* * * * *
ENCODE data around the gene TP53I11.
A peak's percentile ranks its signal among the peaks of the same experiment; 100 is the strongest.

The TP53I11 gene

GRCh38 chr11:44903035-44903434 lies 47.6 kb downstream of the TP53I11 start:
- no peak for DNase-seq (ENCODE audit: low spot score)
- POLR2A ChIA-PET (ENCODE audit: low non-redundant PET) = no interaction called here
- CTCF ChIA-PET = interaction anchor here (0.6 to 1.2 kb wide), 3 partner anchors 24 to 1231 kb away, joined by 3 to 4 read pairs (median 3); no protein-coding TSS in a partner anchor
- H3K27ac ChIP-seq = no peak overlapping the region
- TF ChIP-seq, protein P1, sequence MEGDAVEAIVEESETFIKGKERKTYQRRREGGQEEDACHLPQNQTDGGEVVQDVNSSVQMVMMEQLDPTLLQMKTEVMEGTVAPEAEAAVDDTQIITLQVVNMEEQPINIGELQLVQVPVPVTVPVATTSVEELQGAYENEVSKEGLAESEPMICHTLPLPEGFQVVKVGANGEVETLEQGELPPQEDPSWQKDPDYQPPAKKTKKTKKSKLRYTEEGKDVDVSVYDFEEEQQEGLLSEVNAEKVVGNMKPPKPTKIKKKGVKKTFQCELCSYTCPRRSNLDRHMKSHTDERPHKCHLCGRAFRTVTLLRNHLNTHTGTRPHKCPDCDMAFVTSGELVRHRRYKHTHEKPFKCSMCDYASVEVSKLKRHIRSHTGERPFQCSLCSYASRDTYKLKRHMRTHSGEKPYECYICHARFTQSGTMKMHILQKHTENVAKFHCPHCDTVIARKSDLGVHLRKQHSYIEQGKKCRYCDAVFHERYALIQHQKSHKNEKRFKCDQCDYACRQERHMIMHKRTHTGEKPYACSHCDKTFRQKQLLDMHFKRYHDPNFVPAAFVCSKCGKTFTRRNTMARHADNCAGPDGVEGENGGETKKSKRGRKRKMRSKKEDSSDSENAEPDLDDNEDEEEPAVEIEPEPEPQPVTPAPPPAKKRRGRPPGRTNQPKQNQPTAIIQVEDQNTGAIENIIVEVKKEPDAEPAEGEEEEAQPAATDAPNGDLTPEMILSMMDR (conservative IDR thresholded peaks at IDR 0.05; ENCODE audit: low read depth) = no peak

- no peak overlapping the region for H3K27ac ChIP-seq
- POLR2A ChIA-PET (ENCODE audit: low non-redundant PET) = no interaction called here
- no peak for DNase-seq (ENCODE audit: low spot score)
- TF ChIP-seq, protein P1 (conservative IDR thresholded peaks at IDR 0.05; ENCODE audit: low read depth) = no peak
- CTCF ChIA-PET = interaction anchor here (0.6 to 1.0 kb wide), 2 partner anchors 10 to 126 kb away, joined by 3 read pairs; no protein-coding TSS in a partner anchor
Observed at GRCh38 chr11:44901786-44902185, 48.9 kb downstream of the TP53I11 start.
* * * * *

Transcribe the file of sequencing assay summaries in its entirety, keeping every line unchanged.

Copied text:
ENCODE data around the gene TP53I11.
A peak's percentile ranks its signal among the peaks of the same experiment; 100 is the strongest.

The TP53I11 gene

GRCh38 chr11:44903035-44903434 lies 47.6 kb downstream of the TP53I11 start:
- no peak for DNase-seq (ENCODE audit: low spot score)
- POLR2A ChIA-PET (ENCODE audit: low non-redundant PET) = no interaction called here
- CTCF ChIA-PET = interaction anchor here (0.6 to 1.2 kb wide), 3 partner anchors 24 to 1231 kb away, joined by 3 to 4 read pairs (median 3); no protein-coding TSS in a partner anchor
- H3K27ac ChIP-seq = no peak overlapping the region
- TF ChIP-seq, protein P1, sequence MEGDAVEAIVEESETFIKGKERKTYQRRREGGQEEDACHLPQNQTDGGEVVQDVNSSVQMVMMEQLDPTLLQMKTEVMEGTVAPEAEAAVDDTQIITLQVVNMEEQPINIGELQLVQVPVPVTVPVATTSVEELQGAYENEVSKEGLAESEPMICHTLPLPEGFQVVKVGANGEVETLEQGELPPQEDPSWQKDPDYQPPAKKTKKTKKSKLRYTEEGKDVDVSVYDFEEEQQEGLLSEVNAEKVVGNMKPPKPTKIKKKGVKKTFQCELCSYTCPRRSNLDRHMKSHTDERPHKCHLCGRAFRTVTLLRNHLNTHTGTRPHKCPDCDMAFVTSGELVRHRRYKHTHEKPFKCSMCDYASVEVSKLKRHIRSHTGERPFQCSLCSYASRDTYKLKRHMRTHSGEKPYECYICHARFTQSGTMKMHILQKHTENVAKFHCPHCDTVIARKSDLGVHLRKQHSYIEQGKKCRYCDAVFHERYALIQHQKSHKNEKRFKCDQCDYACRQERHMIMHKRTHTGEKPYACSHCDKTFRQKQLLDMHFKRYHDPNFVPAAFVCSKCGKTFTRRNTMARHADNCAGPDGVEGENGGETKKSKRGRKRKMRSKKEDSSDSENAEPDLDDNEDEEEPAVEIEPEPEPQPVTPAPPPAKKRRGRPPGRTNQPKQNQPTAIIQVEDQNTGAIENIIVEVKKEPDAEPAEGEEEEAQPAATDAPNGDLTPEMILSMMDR (conservative IDR thresholded peaks at IDR 0.05; ENCODE audit: low read depth) = no peak

- no peak overlapping the region for H3K27ac ChIP-seq
- POLR2A ChIA-PET (ENCODE audit: low non-redundant PET) = no interaction called here
- no peak for DNase-seq (ENCODE audit: low spot score)
- TF ChIP-seq, protein P1 (conservative IDR thresholded peaks at IDR 0.05; ENCODE audit: low read depth) = no peak
- CTCF ChIA-PET = interaction anchor here (0.6 to 1.0 kb wide), 2 partner anchors 10 to 126 kb away, joined by 3 read pairs; no protein-coding TSS in a partner anchor
Observed at GRCh38 chr11:44901786-44902185, 48.9 kb downstream of the TP53I11 start.